Two dairy cooperatives are voicing their concerns over a potential shutdown on access to the U.S. southern border with Mexico.
After President Trump and his administration proposed closing the U.S.-Mexico border, both Dairy Farmers of America (DFA) and FarmFirst Dairy Cooperative shared their opposition to the policy suggestion in separate press releases.
DFA president and CEO Rick Smith sent a letter to members of the House and Senate urging “immediate action to ensure the U.S.-Mexico border remains open to U.S. dairy exports.”
DFA members account for more than 25% of all U.S. dairy exports and Mexico plays a vital role in that trade portfolio.
“The dairy industry has worked together closely for more than two decades to grow and strengthen the market for U.S. dairy products in Mexico,” Smith said. “In the volatile dairy industry, strong dairy export markets are crucial for our farmer-owners, who have suffered years of financial stress on the farm. Mexico remains a key customer for our dairy farmer-owners, and we are asking Congress to work with the administration to keep our border open and quickly ratify the United States-Mexico-Canada Agreement (USMCA) to ensure our robust trade partnership continues.”
Leadership at FarmFirst Dairy Cooperative – which has members Wisconsin, Minnesota, South Dakota, Michigan, Iowa, Illinois and Indiana – was similarly opposed to closing the border to Mexico.
“Mexico is our largest export customer, and for the U.S. dairy industry, that accounts for $1.4 billion in product sales. Closing the border with Mexico will leave a devastating impact on dairy farmers across the U.S., a relationship that was painstakingly built over the past several years by industry orgs,” says Jeff Lyon, FarmFirst General Manager.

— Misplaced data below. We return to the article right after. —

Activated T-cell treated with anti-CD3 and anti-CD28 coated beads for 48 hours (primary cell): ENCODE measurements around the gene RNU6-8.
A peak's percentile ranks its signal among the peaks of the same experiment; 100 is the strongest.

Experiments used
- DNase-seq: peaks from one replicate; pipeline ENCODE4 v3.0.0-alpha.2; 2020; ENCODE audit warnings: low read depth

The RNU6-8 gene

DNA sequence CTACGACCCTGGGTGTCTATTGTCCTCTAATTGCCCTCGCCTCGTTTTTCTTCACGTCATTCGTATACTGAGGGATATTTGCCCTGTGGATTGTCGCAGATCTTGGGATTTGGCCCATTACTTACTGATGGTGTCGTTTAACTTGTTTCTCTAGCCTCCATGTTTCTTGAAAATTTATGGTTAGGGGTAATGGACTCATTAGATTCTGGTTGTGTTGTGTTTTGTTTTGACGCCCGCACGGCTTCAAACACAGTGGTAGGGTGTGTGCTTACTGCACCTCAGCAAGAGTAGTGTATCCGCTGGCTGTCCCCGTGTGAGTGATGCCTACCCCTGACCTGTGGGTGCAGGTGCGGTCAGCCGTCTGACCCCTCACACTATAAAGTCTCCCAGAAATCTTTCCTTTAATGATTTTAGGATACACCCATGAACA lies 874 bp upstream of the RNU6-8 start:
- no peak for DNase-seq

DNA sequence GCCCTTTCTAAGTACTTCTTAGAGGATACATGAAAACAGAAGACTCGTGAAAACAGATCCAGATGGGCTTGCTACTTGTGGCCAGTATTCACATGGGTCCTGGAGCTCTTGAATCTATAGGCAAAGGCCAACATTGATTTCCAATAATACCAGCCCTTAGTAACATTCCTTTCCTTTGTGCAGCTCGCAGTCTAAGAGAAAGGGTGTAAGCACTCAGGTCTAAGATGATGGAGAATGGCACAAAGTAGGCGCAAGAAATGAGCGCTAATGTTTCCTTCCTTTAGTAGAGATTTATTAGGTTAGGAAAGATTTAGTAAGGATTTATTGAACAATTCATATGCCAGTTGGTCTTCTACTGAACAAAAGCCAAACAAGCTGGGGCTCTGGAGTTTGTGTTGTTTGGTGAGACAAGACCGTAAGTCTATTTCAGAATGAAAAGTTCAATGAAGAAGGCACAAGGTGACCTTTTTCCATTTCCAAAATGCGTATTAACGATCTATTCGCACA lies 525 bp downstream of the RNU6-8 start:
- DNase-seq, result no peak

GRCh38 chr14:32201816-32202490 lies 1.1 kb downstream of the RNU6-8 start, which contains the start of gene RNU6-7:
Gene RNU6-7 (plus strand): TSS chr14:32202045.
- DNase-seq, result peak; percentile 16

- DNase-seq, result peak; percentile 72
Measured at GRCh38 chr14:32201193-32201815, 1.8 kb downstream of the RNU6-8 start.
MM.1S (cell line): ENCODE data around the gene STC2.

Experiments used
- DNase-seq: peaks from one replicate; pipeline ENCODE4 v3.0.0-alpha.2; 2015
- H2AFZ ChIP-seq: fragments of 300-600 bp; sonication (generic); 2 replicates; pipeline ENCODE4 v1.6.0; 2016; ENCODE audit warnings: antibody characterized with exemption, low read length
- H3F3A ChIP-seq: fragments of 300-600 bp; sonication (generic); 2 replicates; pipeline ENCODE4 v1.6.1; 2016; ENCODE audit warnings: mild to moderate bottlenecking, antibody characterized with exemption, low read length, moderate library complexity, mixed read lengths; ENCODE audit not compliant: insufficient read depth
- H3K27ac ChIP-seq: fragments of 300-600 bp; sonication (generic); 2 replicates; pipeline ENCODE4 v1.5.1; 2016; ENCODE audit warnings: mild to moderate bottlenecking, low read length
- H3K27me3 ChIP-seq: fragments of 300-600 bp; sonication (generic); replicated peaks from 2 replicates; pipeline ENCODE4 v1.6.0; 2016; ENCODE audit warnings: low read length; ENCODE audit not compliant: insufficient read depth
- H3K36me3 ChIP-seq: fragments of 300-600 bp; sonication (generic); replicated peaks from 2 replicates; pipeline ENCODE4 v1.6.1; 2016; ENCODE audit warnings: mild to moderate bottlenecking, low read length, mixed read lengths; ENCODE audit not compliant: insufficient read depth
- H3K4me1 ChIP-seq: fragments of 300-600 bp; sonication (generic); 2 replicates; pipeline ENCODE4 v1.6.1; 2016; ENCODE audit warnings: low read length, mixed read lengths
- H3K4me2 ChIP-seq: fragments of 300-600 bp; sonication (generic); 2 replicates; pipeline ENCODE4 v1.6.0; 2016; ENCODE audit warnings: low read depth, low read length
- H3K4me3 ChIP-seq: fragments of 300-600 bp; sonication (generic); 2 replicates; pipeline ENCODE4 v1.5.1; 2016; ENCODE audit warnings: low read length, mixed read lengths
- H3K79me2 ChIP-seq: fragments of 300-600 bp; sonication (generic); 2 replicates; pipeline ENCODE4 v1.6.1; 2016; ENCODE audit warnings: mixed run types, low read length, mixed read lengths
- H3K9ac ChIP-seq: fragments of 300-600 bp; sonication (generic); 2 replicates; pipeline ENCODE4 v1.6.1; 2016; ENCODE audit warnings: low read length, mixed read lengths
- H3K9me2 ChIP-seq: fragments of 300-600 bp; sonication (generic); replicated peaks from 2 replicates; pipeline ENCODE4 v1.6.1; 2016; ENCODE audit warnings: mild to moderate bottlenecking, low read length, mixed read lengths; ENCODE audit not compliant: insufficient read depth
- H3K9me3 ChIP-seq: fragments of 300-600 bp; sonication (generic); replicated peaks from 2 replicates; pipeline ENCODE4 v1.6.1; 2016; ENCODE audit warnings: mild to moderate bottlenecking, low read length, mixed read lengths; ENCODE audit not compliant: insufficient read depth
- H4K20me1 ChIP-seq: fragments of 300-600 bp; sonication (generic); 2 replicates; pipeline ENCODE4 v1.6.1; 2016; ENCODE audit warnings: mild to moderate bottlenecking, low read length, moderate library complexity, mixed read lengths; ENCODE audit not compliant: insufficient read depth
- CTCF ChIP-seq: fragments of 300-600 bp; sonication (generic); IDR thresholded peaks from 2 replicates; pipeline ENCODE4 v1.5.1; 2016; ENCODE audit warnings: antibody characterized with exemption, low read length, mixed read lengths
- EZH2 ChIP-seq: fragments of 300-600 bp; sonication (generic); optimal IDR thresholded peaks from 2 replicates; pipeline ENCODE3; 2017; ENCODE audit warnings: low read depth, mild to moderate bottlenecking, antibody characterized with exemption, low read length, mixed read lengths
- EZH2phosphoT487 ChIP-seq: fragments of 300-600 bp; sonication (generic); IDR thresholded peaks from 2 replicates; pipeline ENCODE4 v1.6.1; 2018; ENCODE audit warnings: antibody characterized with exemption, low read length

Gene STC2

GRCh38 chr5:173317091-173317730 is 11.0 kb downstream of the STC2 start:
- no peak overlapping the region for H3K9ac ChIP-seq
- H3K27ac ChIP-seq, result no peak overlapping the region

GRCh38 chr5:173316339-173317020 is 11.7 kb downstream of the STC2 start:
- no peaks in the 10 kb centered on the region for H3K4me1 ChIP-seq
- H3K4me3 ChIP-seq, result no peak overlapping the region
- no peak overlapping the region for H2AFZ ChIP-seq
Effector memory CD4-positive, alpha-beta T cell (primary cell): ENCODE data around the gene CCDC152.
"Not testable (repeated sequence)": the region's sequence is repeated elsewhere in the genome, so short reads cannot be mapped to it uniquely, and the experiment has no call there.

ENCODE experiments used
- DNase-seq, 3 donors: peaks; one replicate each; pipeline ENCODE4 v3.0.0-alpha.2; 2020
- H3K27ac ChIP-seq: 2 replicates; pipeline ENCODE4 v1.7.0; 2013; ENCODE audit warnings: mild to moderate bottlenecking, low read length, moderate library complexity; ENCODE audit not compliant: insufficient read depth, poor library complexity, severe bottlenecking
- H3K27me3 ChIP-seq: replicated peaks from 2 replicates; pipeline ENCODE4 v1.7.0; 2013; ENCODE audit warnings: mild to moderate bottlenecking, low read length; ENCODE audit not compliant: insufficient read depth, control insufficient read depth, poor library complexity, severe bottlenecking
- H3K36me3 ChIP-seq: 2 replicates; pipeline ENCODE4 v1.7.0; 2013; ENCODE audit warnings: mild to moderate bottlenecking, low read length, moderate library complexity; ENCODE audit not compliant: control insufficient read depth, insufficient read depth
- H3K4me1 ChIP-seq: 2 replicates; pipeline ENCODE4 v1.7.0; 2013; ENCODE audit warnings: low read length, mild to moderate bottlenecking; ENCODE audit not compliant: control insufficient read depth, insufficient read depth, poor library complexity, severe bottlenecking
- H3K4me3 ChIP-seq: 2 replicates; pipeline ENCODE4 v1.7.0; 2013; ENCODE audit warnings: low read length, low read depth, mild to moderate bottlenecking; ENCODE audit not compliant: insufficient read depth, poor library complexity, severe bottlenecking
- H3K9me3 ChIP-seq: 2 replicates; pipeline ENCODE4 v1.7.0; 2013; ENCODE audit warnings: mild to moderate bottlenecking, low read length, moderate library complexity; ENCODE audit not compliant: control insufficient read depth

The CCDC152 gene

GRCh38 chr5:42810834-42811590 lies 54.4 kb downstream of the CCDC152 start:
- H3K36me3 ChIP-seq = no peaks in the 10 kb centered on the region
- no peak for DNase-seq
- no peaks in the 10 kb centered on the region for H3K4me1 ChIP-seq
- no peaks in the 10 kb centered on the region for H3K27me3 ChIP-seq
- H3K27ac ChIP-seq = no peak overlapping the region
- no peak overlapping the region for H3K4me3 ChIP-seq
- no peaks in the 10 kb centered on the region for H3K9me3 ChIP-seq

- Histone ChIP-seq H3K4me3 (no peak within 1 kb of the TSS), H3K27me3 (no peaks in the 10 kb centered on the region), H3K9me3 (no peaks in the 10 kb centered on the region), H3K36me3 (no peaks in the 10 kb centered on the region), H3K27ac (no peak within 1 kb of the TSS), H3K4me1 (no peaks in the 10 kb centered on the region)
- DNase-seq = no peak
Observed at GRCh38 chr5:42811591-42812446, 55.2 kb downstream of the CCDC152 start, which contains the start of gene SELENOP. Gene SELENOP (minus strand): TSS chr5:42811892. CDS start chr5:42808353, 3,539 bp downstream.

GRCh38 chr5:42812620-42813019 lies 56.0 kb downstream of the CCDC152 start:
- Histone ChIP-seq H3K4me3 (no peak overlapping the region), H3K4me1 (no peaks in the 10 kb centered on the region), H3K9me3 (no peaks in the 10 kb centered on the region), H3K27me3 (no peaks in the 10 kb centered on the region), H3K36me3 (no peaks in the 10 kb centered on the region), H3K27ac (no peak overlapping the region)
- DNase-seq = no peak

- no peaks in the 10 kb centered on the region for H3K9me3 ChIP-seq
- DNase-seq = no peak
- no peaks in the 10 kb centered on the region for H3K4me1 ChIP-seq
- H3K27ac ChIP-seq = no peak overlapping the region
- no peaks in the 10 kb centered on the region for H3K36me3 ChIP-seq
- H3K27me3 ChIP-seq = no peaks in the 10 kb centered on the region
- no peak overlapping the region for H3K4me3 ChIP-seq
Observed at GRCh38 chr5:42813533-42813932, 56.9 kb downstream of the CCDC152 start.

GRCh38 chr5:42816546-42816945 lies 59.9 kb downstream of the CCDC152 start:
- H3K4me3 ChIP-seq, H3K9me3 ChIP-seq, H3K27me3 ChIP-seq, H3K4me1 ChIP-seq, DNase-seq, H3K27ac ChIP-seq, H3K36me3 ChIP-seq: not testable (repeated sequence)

Both Smith and Lyon point to the current state of the agriculture economy, particularly the dairy market, as reason enough to not go forward with shutting down access to Mexico.
“We are in the worst rural economic recession since the 1980s,” Smith says. “Our farmer-owners need strong dairy markets, both at home and abroad to recover and continue providing wholesome dairy products for generations to come. The Mexican export market is critical to the longevity of our industry.”
“This trade relationship with Mexico has come to mean a lot for U.S. dairy farmers. For that trading opportunity to be lost would leave a devastating gap for the U.S. dairy industry. For dairy farmers struggling to manage through these very tough economic times, this may be their worst blow yet, even with the past four years of low milk prices,” Lyon adds. “In no way should U.S. dairy farmers be the bargaining piece for these immigration issues.”
Dairy trade orgs also believe that a move to shut down the southern border is counterintuitive to increasing trade for dairy. In a joint press release, Tom Vilsack, president and CEO of the U.S. Dairy Export Council and Jim Mulhern, president and CEO of the National Milk Producers Federation, share that the move could create “economic havoc” for U.S. dairy farmers.
A record amount of dairy products were exported to Mexico from the U.S. in 2018 with 15.8% of milk production crossing the border. Mexico is currently the largest single buyer of U.S. dairy exports purchasing $1.4 billion worth of products.
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